46. The Master said, ‘I might speak of the ceremonies of Hsiâ, but Khî could not sufficiently attest (my words). I have learned the ceremonies of Yin, and they are preserved in Sung. I have learned the ceremonies of Kâu, and they are now used. I follow Kâu.’
47. If he who attains to the sovereignty of all the kingdom attach the due importance to (those) three points1 , there are likely to be few errors (among the people).
48. However excellent may have been (the regulations of) those of former times, they cannot be attested. Not being attested, they cannot command credence. Not commanding credence, the people would not follow them. However excellent might be those of one in an inferior station, they would not be honoured. Not honoured, they would not command credence. Not commanding credence, the people would not follow them.
49. Therefore the course of the superior man is rooted in his own character and conduct, and attested by the multitudes of the people. He examines (his institutions) by comparison with those of the founders of the three dynasties, and finds them without mistake. He sets them up before heaven and earth, and there is nothing in them contrary to (their mode of operation). He presents himself with them before Spiritual Beings, and no doubts about them arise. He is prepared to wait for the rise of a sage a hundred ages hence, and has no misgivings. That he can present himself with them before Spiritual Beings, without any doubts about them arising, shows that he knows Heaven; that he is prepared to wait for the rise of a sage a hundred ages hence, without any misgivings, shows that he knows men.
50. Therefore the movements of the superior man mark out for ages the path for all under heaven; his actions are the law for ages for all under heaven; and his words are for ages the pattern for all under heaven. Those who are far from him look longingly for him, and those who are near are never weary of him.
51. It is said in the Book of Poetry (IV, i, sect. 2, ode 3),
Never has a superior man obtained an early renown throughout the kingdom who did not correspond to this description.
52. Kung-nî handed down (the views of) Yâo and Shun as if they had been his ancestors, and elegantly displayed (the ways) of Wăn and Wû, taking them as his model. Above, he adopted as his law the seasons of heaven; and below, he conformed to the water and land.
53. He may be compared to heaven and earth in their supporting and containing, their overshadowing and curtaining all things. He may be compared to the four seasons in their alternating progress, and to the sun and moon in their successive shining. All things are nourished together without their injuring one another; the courses (of the seasons and of the sun and moon) proceed without any collision among them. The smaller energies are like river-currents; the greater energies are seen in mighty transformations. It is this which makes heaven and earth so great.
54. It is only he possessed of all sagely qualities that can exist under heaven, who shows himself quick in apprehension, clear in discernment, of far-reaching intelligence and all-embracing knowledge, fitted to exercise rule; magnanimous, generous, benign, and mild, fitted to exercise forbearance; impulsive, energetic, firm, and enduring, fitted to maintain a strong hold; self-adjusted, grave, never swerving from the mean, and correct, fitted to command respect; accomplished, distinctive, concentrative, and searching, fitted to exercise discrimination.
55. All-embracing is he and vast, deep and active as a fountain, sending forth in their due seasons these (qualities).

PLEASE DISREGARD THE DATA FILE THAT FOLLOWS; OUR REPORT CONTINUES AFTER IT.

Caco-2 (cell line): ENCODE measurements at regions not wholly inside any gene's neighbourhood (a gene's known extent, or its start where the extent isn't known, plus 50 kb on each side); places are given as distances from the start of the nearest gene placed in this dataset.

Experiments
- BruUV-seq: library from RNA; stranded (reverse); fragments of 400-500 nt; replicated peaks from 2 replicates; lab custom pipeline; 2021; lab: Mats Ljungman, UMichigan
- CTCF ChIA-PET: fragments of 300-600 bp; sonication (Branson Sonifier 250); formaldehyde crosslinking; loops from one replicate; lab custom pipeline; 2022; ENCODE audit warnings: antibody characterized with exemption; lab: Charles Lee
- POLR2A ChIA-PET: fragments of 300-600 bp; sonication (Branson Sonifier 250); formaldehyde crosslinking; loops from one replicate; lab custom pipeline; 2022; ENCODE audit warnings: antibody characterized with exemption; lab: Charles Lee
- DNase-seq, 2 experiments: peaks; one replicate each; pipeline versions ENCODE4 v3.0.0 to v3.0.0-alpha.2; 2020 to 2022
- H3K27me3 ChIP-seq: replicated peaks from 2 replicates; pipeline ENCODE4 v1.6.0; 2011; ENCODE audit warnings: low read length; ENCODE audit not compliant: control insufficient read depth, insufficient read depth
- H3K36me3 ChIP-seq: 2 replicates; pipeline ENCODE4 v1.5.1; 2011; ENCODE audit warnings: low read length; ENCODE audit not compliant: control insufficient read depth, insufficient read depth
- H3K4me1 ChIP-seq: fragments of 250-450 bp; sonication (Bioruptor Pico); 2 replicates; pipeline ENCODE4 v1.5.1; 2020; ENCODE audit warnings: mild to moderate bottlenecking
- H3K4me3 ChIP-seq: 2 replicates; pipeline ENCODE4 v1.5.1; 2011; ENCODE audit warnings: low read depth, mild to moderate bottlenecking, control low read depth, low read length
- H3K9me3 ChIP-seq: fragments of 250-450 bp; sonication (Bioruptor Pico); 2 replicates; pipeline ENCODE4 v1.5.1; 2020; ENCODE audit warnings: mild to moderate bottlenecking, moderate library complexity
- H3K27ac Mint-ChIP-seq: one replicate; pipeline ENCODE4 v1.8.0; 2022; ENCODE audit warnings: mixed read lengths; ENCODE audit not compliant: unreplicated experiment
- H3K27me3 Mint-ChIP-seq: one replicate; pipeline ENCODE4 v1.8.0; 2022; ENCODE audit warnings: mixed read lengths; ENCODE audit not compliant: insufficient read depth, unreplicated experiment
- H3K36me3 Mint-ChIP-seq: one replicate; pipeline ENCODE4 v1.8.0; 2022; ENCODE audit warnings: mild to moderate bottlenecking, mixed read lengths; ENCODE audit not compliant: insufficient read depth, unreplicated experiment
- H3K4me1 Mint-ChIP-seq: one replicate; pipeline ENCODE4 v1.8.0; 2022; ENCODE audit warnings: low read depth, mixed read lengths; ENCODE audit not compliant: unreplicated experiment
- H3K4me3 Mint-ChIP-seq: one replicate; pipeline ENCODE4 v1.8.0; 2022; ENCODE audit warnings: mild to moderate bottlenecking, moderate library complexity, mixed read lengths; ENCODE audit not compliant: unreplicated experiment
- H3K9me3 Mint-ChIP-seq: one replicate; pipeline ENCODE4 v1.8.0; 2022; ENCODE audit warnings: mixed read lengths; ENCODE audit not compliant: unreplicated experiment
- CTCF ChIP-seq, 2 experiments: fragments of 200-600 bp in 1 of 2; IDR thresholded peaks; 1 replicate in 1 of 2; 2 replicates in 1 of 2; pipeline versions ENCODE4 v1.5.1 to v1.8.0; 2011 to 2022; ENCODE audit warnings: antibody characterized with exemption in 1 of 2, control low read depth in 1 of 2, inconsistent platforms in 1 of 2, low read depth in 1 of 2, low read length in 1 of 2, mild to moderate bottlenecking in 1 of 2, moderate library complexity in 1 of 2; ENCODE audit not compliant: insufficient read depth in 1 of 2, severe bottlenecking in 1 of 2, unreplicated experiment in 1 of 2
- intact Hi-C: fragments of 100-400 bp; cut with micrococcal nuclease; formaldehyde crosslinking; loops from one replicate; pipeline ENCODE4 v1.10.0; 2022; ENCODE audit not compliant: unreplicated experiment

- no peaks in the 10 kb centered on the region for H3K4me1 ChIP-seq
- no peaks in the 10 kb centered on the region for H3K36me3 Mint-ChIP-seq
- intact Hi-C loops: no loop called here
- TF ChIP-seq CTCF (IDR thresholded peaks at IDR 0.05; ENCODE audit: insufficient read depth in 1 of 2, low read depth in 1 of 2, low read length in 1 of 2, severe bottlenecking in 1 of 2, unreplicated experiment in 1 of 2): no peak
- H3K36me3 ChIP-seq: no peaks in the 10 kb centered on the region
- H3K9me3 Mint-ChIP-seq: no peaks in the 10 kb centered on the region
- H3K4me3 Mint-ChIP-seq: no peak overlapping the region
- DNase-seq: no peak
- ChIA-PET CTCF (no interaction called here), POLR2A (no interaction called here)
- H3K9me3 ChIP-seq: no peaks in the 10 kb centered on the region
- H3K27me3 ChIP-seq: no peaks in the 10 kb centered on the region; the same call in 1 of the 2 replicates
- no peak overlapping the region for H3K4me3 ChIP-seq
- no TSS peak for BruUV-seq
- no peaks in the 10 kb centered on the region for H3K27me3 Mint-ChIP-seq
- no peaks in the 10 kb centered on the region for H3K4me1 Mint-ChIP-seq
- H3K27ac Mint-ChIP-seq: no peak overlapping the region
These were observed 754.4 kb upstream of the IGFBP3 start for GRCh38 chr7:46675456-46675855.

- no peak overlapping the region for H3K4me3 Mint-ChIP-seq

56. All-embracing is he and vast, like heaven. Deep and active as a fountain, he is like an abyss. He shows himself, and the people all revere him; he speaks, and the people all believe him; he acts, and the people all are pleased with him. In this way his fame overspreads the Middle kingdom, and extends to all barbarous tribes. Wherever ships and carriages reach; wherever the strength of man penetrates; wherever the heavens overshadow and the earth sustains; wherever the sun and moon shine; wherever frosts and dews fall; all who have blood and breath unfeignedly honour and love him. Hence it is said, ‘He is the equal of Heaven1 .’
57. It is only he among all under heaven who is entirely perfect that can adjust and blend together the great standard duties of all under heaven, establish the great fundamental principles of all, and know the transforming and nourishing operations of heaven and earth.
58. How shall this individual have any one beyond himself on whom he depends? Call him man in his ideal, how earnest is he! Call him an abyss, how deep is he! Call him Heaven, how vast is he!
59. Who can know him but he who is indeed quick in apprehension and clear in discernment, of sagely wisdom, and all-embracing knowledge, possessing heavenly virtue?
60. It is said in the Book of Poetry (I, v, ode 3, 1),
‘Over her embroidered robe she wears a (plain) garment;’
expressing how the wearer disliked the display of the beauty (of the robe). Just so, it is the way of the superior man to prefer the concealment (of his virtue), while it daily becomes more illustrious, and it is the way of the small man to seek notoriety, while he daily goes more and more to ruin.
61. It is characteristic of the superior man, appearing insipid, yet not to produce satiety; preferring a simple negligence, yet to have his accomplishments recognised; seeming mild and simple, yet to be discriminating. He knows how what is distant lies in what is near. He knows where the wind proceeds from. He knows how what is minute becomes manifested1 . He, we may be assured, will enter (the innermost recesses of) virtue.
62. It is said in the Book of Poetry (II, iv, ode 8, 11),
Therefore the superior man internally examines his heart, that there may be nothing wrong there, and no occasion for dissatisfaction with himself.
63. That wherein the superior man cannot be equalled is simply this,—his (work) which other men do not see. It is said in the Book of Poetry (III, iii, ode 2, 7),